The Sins of Scripture II: Ecotheology
John Shelby Spong’s first sin of Scripture is the environmental havoc that we have wrecked on this planet. I agree with him here that it is a tragedy how we have treated our fragile environment, and share with him a desire to see humans correct this awful behavior. What I don’t share with Spong is a conviction that the Bible as it stands encourages this sort of behavior, nor do I believe that an entirely new concept of God is necessary to effect this change.
Spong believes that the Bible’s command to be fruitful and multiply is at the heart of the overpopulation. I think not. I think that the heart of the problem is irresponsible sexual behavior, a thing which Spong shows no desire to curb in human beings. Instead, he’d rather throw birth control at the problem.
Now don’t get me wrong. Birth control is a part of the solution in my point of view. But only when combined with solid morality. That means that sex is reserved for marriage. Spong seems to join critics of Christianity in believing that the only solution to this problem is to surrender to our urges because of better available birth control technology.
Spong wrongly believes that a solution to the pollution problem lies in reinventing God. As commenter Bradford pointed out:
To him [Spong] the bible is sexist and homophobic, and we should not judge sin or reprove the sinner; no, we shouldn’t judge at all just love and tolerate and never say sin is wrong especially if it disagrees with anything a woman wants to do with her body or any alternative lifestyle one wants to live.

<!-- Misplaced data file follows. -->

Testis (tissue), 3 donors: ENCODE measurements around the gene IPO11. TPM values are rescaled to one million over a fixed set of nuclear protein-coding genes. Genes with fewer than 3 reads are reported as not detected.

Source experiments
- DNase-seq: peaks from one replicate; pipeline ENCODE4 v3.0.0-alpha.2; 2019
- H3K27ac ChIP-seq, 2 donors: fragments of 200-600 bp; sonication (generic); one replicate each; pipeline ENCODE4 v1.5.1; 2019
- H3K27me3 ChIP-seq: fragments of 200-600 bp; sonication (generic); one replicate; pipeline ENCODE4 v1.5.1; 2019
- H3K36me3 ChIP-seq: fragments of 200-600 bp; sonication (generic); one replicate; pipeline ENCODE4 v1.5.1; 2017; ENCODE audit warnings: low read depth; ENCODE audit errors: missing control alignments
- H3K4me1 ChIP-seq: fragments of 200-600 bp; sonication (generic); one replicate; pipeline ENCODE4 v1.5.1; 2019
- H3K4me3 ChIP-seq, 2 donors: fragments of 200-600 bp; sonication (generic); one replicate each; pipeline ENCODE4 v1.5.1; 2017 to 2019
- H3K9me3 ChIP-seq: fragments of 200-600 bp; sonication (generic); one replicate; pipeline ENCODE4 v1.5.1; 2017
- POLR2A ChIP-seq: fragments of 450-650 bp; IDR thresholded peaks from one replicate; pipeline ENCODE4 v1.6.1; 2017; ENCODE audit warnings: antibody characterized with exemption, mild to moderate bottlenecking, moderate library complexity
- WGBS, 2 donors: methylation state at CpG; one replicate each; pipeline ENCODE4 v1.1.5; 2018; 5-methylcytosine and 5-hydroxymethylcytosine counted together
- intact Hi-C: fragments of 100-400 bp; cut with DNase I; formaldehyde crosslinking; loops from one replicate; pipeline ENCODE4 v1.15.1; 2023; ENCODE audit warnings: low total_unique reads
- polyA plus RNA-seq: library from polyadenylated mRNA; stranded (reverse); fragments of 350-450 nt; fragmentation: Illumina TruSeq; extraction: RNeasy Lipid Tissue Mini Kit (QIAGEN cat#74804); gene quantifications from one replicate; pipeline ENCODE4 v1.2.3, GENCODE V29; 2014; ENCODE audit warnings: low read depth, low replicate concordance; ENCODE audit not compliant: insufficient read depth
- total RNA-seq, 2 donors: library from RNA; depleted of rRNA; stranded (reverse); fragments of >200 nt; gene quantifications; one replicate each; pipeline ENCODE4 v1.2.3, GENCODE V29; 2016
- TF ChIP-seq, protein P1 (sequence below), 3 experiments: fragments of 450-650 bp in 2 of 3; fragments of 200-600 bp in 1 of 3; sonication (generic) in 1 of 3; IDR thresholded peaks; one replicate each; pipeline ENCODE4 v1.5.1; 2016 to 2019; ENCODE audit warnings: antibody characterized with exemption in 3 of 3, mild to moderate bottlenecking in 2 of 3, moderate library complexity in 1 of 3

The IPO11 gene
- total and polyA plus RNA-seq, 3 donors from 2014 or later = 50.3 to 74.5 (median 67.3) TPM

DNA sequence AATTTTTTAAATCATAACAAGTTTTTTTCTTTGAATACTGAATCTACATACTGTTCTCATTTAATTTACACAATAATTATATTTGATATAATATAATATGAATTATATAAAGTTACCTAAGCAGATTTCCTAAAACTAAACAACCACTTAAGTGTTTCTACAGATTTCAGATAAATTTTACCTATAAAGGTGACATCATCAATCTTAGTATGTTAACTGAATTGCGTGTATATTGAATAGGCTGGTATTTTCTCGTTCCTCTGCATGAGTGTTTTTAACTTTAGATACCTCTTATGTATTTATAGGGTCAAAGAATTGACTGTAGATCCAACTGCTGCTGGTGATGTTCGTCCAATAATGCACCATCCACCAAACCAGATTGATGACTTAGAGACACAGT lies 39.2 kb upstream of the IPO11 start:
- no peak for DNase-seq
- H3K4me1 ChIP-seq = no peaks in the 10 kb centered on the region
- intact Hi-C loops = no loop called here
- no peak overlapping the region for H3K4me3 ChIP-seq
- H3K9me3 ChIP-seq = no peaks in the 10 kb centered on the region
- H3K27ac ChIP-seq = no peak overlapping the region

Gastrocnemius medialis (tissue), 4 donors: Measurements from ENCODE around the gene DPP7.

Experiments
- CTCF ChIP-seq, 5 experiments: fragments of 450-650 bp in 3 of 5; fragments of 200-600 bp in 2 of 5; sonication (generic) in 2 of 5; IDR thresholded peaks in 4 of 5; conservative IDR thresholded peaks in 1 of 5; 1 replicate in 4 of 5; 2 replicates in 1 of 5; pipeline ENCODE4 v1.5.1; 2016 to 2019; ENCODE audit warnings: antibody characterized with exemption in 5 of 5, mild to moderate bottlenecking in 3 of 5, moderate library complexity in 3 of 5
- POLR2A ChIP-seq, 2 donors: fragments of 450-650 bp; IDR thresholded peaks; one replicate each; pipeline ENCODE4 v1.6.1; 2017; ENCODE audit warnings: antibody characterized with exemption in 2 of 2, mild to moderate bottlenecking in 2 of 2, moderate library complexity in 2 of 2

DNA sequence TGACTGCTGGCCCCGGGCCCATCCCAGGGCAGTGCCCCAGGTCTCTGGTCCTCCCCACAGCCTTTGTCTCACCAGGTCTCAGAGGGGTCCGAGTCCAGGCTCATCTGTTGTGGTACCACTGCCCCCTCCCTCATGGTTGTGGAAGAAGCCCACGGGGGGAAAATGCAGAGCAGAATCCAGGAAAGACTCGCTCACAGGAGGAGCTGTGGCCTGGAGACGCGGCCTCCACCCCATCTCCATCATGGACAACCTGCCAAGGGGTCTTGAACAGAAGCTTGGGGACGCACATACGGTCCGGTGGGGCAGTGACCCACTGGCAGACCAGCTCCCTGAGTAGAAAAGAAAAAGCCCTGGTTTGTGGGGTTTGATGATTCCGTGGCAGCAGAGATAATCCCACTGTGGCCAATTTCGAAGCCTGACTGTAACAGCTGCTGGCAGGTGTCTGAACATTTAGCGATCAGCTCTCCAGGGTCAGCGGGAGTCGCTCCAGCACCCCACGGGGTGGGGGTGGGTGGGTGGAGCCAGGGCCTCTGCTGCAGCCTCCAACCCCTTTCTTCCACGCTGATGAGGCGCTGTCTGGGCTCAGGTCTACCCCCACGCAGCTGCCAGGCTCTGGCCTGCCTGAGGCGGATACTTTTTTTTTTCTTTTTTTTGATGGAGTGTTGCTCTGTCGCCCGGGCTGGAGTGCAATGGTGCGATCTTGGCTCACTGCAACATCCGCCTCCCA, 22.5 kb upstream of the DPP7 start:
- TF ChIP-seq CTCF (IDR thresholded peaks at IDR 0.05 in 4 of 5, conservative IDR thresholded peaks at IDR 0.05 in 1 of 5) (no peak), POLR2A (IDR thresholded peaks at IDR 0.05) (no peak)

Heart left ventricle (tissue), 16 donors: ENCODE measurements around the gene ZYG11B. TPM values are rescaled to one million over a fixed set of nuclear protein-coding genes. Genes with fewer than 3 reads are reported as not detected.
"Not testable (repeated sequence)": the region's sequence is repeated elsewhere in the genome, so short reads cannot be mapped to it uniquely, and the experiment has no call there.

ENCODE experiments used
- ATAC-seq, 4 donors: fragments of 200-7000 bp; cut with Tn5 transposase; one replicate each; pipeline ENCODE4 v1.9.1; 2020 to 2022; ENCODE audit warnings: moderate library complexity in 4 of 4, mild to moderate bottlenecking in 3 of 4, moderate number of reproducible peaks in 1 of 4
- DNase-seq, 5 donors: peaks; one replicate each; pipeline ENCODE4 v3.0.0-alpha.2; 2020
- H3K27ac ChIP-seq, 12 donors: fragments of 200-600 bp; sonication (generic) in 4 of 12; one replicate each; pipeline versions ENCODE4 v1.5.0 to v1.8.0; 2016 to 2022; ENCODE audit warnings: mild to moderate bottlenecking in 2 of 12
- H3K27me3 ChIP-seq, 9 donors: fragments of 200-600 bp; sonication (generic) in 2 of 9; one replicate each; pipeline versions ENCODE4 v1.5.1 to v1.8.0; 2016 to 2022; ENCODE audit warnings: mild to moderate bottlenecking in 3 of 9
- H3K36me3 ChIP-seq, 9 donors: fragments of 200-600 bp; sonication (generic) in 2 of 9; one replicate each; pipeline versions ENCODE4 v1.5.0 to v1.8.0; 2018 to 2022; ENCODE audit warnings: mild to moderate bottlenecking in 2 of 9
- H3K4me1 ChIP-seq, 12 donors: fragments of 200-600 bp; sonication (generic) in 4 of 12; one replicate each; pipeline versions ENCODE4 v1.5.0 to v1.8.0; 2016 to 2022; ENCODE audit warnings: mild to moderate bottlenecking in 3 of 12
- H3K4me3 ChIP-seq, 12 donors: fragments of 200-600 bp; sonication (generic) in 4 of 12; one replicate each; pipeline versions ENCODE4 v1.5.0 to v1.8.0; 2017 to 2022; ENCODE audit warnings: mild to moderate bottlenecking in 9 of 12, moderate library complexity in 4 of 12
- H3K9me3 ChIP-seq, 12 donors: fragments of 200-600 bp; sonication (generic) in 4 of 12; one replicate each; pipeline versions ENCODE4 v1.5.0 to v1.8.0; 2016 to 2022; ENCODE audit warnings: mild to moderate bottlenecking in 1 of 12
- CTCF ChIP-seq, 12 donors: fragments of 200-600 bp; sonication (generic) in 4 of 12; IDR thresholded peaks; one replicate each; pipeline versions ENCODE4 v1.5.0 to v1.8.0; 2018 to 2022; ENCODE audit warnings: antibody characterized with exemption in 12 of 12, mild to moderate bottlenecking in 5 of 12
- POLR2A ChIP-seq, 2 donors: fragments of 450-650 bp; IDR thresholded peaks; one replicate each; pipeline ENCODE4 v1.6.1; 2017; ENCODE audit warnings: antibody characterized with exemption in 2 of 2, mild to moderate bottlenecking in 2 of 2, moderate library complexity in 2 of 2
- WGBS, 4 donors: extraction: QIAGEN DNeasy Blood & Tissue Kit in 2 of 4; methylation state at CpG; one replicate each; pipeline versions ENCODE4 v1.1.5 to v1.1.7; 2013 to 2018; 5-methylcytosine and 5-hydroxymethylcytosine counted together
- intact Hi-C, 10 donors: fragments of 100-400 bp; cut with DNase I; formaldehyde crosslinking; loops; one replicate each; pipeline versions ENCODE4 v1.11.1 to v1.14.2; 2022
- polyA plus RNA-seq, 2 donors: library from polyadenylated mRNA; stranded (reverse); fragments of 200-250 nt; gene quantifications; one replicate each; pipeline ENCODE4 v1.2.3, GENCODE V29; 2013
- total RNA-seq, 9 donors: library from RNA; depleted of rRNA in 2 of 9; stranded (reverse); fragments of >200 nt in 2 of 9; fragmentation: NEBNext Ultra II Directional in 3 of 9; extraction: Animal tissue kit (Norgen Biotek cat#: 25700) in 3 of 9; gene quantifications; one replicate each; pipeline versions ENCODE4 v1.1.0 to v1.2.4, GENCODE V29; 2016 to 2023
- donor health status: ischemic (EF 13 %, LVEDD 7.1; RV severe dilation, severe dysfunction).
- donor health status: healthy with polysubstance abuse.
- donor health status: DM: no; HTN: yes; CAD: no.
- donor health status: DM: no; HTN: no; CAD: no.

Spong has already created an idol for himself; a deity who doesn’t judge anyone and for whom sin is not a problem. Reinventing God is Spong’s solution for every problem. So what sort of deity does Spong conceive of? The answer is a nature deity, or rather, Nature Itself. Spong would worship Nature Itself as a deity rather than a deity outside of nature. In Spong’s mind, a deity outside of nature–in whose image we are made–creates the impression that we are somehow above or around nature. That we owe the environment no allegiance since we are above it.
This is a wholly false picture of Christianity. True, we are created in teh image of God, and therefore outside of nature. But God owns everything; ultimately we are just stewards. Therefore, in that frame of mind, we should be responsible stewards and turn the planet over to him in the same condition that he gave it to us.
It isn’t necessary to invent an entirely new concept of God that denigrates him to become part of his own creation. He transcends creation according to his Word, and we should revere him that way. It is only necessary to properly frame our understanding of God’s relationship to man–that we are stewards over his creation, and that he is coming back and expects to find it in the same condition it was left in.
With Spong’s weak and judgment-impaired deity, it is no wonder that he needs to create a new concept of God to give us incentive to control the environment. They say that the fear of the Lord is the beginning of both knowledge and wisdom (Ps 111:10; Prv 1:7). Since no one can fear Spong’s “god,” it is no wonder that Spong has neither knowledge nor wisdom.
Posted on February 16, 2009, in Bible Thoughts, Book Review, Heresy, Sin and tagged Sin. Bookmark the permalink. Leave a comment.
Leave a comment